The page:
Today was the second-to-last showing of the student-run Xperimental Theatre's much-anticipated show, Dr. Horrible's Sing-Along Blog: The Musical! Incredibly exciting show; I hope you got the chance to see it. We anticipated massive demand for it, and so we managed to fit 84 seats in the theatre and 8 shows in the run, but even this proved not to be enough. I've been house managing tonight and we had literally dozens of people show up without reservations, hoping to see the show. It was with a heavy heart that we informed most of them that they wouldn't be able to get in. Apparently we didn't emphasize the fact that reservations were required enough.
But then, about 20 minutes before the show's start, the director talked it over with the cast and crew and decided to put on a second show! We got to tell everyone we'd turned away (who hadn't already left) that they would be able to come in! I'm sitting outside the second show now; apparently we filled the house about halfway again.
Anyway, this whole mess struck me as an example of grace. No one, especially not the house managers, thought these people would get to see the show. They should have gone home disappointed. Only a last-minute intervention by the director (who is amazing, by the way) reversed their plight. The way I described it, the parallels with our situation with God are clear. The corruption in all of our hearts and its fulfillment in the evil we all do separate us from God in His perfection. The fate we justly deserve is condemnation, but Jesus' intervention--in the form of His sacrificially paying the penalty for us--lets us have communion with God anyway.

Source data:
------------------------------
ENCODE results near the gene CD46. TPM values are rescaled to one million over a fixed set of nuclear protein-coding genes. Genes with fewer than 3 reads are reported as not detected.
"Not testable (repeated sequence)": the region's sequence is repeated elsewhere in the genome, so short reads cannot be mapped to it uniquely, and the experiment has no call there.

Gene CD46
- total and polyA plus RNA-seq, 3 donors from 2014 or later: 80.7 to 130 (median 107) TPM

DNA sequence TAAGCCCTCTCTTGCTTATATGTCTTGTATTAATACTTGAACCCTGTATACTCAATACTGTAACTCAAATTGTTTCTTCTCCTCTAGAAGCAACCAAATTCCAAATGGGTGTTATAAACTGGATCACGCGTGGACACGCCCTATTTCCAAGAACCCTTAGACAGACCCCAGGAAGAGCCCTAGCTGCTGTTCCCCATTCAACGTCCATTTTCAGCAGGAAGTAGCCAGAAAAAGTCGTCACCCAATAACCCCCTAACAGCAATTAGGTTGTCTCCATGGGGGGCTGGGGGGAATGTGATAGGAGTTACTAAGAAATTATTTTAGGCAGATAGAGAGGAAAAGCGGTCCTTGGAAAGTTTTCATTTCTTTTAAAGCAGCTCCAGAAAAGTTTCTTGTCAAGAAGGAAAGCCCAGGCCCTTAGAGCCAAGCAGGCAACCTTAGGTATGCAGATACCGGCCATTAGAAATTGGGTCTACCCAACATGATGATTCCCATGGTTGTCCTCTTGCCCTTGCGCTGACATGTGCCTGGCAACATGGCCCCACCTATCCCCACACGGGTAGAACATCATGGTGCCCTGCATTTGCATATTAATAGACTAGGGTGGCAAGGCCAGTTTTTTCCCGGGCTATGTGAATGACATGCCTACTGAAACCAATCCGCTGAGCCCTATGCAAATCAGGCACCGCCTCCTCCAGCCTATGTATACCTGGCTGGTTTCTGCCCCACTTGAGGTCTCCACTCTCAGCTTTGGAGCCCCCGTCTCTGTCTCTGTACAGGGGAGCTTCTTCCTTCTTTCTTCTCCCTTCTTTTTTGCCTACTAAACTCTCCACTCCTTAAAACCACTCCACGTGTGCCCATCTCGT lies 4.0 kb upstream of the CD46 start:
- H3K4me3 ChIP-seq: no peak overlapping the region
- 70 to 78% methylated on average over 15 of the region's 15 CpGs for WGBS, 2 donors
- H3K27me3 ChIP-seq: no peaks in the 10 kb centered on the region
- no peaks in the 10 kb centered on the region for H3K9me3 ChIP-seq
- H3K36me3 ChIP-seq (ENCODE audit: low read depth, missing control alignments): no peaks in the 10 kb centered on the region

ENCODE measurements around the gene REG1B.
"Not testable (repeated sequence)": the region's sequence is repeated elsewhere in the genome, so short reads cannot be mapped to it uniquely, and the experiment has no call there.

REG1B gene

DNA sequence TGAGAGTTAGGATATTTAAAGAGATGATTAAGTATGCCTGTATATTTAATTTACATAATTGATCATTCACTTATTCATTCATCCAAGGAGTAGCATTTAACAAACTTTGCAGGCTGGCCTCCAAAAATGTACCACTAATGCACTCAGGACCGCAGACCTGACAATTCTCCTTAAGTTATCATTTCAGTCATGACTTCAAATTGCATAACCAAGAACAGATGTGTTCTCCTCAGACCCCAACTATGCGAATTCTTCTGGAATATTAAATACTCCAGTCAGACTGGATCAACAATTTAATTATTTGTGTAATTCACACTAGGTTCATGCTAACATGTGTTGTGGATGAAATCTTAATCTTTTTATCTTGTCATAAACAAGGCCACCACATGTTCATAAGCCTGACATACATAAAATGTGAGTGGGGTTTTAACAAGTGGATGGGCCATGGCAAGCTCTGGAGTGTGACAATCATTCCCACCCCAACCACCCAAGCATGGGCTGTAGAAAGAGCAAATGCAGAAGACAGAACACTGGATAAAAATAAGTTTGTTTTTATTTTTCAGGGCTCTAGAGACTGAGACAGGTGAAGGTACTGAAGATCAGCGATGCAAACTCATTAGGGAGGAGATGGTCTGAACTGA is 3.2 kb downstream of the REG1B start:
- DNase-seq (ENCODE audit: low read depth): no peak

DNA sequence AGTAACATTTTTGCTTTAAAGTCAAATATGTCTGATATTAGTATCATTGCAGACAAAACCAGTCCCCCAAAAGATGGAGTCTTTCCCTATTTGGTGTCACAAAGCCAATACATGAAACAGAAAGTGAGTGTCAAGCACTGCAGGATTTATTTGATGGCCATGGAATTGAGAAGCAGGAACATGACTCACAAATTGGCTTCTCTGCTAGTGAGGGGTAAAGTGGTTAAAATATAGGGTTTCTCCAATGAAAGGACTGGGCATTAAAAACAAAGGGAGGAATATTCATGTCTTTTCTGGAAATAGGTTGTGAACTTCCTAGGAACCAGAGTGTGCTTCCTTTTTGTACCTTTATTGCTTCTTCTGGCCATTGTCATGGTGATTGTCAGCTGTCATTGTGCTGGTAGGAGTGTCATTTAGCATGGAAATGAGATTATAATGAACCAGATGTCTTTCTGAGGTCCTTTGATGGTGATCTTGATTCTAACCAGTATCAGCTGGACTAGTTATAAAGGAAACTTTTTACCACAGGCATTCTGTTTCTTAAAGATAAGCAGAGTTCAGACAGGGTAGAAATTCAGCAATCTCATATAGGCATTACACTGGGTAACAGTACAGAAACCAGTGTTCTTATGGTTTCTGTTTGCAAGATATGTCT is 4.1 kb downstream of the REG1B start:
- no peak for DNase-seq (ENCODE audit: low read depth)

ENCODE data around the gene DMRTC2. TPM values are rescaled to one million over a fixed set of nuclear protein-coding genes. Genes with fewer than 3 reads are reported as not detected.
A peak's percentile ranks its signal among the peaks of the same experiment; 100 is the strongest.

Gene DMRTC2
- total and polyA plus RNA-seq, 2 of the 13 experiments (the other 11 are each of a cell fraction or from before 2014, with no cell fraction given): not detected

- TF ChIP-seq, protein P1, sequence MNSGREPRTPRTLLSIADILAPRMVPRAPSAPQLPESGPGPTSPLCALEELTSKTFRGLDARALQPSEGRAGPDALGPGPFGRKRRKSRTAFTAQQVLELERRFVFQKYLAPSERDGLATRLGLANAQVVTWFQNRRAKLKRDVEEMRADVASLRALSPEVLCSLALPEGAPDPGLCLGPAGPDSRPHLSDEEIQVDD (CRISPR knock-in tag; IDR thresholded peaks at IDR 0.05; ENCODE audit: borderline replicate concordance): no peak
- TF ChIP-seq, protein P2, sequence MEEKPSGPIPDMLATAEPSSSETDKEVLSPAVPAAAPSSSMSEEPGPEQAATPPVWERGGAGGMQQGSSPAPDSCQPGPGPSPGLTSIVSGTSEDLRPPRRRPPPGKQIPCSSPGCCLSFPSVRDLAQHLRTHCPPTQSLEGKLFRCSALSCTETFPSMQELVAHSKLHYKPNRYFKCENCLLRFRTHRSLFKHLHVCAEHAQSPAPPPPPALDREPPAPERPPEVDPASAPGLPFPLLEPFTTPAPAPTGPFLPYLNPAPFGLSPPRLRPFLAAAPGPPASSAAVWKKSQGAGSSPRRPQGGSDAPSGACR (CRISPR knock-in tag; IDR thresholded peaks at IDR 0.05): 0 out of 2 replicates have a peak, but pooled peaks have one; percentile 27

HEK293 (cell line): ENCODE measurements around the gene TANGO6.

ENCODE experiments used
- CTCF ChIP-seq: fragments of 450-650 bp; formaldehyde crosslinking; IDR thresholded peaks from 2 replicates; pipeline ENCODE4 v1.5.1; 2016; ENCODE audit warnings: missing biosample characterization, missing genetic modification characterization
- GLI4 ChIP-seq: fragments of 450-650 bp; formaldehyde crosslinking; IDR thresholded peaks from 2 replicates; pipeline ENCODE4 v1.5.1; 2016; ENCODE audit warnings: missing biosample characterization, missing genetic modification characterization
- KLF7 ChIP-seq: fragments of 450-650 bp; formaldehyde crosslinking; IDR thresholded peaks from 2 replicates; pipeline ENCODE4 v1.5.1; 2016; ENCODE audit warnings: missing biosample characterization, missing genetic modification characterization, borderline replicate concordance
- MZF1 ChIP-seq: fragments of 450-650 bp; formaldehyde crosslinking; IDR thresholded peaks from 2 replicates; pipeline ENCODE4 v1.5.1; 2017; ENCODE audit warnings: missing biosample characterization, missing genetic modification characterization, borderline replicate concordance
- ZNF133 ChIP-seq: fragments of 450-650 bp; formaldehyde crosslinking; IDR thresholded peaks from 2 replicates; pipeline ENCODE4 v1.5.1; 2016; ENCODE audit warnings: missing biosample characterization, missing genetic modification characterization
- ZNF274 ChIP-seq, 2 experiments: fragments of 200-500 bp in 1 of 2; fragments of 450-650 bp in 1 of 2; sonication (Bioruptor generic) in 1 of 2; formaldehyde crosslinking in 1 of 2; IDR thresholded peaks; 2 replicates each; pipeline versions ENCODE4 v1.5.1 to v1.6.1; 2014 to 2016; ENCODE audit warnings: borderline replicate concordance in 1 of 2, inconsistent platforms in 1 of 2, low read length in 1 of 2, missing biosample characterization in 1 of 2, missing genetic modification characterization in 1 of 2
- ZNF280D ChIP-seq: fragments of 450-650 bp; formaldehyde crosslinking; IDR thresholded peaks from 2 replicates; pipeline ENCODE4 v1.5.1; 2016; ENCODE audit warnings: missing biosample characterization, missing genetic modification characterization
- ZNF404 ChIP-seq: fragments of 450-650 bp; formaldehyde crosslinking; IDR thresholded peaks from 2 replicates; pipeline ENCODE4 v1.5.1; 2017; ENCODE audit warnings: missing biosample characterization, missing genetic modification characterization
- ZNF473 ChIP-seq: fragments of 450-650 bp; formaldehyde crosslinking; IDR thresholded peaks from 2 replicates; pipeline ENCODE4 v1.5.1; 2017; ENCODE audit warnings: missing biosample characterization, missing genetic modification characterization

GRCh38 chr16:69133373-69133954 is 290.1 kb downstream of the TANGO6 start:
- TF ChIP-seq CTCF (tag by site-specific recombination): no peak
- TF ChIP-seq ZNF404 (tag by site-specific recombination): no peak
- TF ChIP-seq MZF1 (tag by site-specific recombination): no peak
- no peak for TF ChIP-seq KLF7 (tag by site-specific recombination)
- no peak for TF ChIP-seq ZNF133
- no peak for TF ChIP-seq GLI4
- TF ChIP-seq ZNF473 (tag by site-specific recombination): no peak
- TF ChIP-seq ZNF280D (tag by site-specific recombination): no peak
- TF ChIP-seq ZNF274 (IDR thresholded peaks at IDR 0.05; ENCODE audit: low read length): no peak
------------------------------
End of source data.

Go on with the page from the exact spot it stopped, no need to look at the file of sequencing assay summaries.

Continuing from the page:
If you realize the depth of the problem this switchup solves--our unimaginable 'screwed'-ness--then the gospel will be the best news you've ever heard. I was ecstatic to be able to tell people they'd be able to see the show after all, let alone how happy they must have been! Grace really is amazing--unnatural, unjust, and essential.
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